Weak Financial Markets Hold China Back, Treasury Secretary Says

By Susan Krause
USINFO Staff Writer

Washington - China is on the right track in implementing economic reforms, but must speed the pace of development and modernization in its financial markets, U.S. Treasury Secretary Henry Paulson said in a speech in Shanghai, China, March 8.

"Time is of the essence," Paulson said in remarks prepared for delivery at the Shanghai Futures Exchange. "China's underdeveloped financial markets place the nation in a challenging position, trying to balance between a centrally administered and a market-driven economy."

Paulson urged China to capitalize on its current economic strength to move quickly and confidently toward greater transparency and liquidity in its financial markets, cautioning that delay would increase political risks at home.

"The longer China waits, the more difficult it will be to create robust capital markets and reach your goal of more balanced, harmonious, and innovation-based growth," he said.  "Some industries that may seek protection from competition will grow more politically powerful as they grow more economically powerful."

Calling strong capital markets (financial markets that trade in stocks and bonds) the "backbone of stable and balanced growth," Paulson said efficiency and competition in the financial sector are important in allocating a society's economic resources to the most productive uses.

"China's growth is increasingly imbalanced - among regions, households, and sectors," he said, adding that these imbalances are creating economic challenges for China that it has not dealt with before.


Paulson said that China's leaders recognize the need for economic diversification and movement away from overdependence on the production of low-cost manufactured goods for export. 

"China's most recent five-year plan acknowledges the need to achieve better balance ... by increasing the role of the services sector, increasing the quality of inputs - not just their quantity - and developing a more innovative and technologically sophisticated economy," he said.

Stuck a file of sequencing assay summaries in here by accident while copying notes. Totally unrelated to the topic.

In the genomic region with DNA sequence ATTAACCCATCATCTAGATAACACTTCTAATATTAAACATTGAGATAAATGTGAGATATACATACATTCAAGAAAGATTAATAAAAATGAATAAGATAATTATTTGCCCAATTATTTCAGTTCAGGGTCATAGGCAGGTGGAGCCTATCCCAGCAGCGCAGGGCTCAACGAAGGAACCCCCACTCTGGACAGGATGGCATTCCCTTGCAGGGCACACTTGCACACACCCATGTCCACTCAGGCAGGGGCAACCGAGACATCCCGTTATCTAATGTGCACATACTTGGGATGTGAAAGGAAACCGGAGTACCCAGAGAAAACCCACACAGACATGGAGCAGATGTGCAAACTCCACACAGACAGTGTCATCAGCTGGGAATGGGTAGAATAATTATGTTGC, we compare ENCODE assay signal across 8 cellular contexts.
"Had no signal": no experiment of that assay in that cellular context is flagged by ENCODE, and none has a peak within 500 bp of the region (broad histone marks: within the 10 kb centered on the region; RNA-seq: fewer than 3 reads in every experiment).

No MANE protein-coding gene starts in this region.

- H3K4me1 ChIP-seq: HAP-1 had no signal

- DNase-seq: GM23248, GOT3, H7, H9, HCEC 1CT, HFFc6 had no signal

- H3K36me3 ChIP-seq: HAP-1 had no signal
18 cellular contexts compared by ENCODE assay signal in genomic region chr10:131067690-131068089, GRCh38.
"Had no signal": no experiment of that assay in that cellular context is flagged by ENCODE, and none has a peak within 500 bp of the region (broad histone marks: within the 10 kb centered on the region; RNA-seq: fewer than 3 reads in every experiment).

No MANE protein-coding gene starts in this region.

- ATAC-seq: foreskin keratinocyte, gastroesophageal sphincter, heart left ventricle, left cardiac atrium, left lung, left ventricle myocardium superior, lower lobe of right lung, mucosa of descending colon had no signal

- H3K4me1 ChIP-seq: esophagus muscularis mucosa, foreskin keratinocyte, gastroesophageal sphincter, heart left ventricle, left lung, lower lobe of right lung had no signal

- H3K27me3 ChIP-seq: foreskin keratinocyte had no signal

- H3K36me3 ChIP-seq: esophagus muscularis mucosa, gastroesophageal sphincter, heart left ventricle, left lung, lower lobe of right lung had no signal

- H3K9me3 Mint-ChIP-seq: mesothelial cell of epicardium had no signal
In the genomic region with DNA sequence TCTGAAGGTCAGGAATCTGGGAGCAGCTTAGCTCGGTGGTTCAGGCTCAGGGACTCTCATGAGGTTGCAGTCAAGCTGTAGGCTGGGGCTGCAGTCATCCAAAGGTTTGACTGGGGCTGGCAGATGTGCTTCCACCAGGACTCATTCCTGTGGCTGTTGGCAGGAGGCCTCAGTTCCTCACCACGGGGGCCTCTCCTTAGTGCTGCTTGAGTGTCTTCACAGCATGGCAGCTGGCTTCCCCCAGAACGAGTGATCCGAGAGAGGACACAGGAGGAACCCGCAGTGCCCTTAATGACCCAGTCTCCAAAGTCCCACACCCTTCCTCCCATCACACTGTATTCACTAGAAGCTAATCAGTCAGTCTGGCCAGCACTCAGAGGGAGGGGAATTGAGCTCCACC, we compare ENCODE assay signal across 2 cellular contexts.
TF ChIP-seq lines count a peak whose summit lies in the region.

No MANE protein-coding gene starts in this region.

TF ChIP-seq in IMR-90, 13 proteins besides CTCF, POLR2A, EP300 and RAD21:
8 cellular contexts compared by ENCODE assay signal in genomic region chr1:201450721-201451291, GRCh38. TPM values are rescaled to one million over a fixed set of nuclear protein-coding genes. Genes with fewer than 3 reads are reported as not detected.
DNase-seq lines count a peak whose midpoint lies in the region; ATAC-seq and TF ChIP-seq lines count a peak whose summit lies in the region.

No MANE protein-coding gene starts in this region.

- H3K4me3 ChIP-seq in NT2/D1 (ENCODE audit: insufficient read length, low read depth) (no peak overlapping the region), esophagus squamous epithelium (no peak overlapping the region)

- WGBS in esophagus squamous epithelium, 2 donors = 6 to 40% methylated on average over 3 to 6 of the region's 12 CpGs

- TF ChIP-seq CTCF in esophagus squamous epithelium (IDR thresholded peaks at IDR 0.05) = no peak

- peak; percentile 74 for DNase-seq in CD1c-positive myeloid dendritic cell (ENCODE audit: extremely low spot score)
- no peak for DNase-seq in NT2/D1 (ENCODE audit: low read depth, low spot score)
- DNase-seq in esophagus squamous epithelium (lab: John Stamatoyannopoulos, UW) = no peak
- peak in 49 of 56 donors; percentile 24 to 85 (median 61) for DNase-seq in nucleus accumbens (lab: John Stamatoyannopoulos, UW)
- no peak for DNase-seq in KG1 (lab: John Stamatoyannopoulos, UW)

The country's underdeveloped financial sector is a drag on growth and development, limiting returns on investment and reducing the rewards of saving, Paulson said.  The Chinese people suffer as a result, he said, with reduced job creation, lower incomes, and less money for education, health care and retirement security.

"Efficient, developed capital markets will allocate resources more effectively and efficiently, allowing China to continue growing at a healthy pace, while spreading prosperity throughout the economy and giving Chinese citizens a better return on their savings and investments," he said.


China has made "substantial progress" in the banking, securities and insurance sectors over the last 10 years, Paulson said.  But important structural challenges remain in the country's financial sector, he cautioned.

Capital markets remain underdeveloped, both in private stocks and in government and corporate bonds, the secretary said.  In addition, he said, an institutional market for mutual fund and asset managers is essentially nonexistent.

"Institutional investors are the most rigorous in their analysis, and innovative in developing new securities and investment strategies," Paulson said.   

Despite progress in the banking sector, modernization and more professional management are needed in areas such as risk management, supervision and reporting, he said.

Finally, Paulson said, China's central government continues to play an intrusive and inefficient role in investment decisions that should be left to the market. 

"Government has a responsibility to set corporate governance rules and enforce them," he said.  "But today, these rules are unclear and adherence to them is weak." 

Paulson said the lack of a predictable, transparent regulatory regime might inhibit innovation.

"Addressing these challenges is vital to China's long-term economic growth," he said.


Allowing greater foreign participation in these areas would speed up the pace of reform, Paulson said, leading to increased stability and prosperity.

"I don't know of a single country in the world with a successful and sustainable well-balanced economy that doesn't have a strong capital market in place," he said.  "And I cannot think of any such country that isn't open to competition - both domestically and from abroad."  

Greater foreign participation and competition in China's financial markets also would offer the benefits of new technology and products, domestic skill development, alternate sources of financing, and improved market practices, Paulson said.

"Opening to international competition does not mean compromising your own rules and identity," he said, noting that Japan has accepted large foreign investment banks but these mostly are staffed and managed by Japanese.  "The wealth that is generated in Japan stays in Japan," he said. 

Paulson said he was pleased with the early results of the bilateral Strategic Economic Dialogue, a senior-level initiative established by President Bush and Chinese President Hu Jintao in September 2006.  An inaugural meeting took place in Beijing in December 2006, and another meeting is scheduled for May in Washington.  (See related article.)

"China has come a long way in developing its capital markets, but the journey is not complete," Paulson concluded.  "At the end of the road lie benefits for all the Chinese people.  With visionary leadership and steady progress, these benefits are within reach."

The full text of Paulson's remarks, as prepared for delivery, is available on the Web site of the Treasury Department.

For additional information, see The United States and China.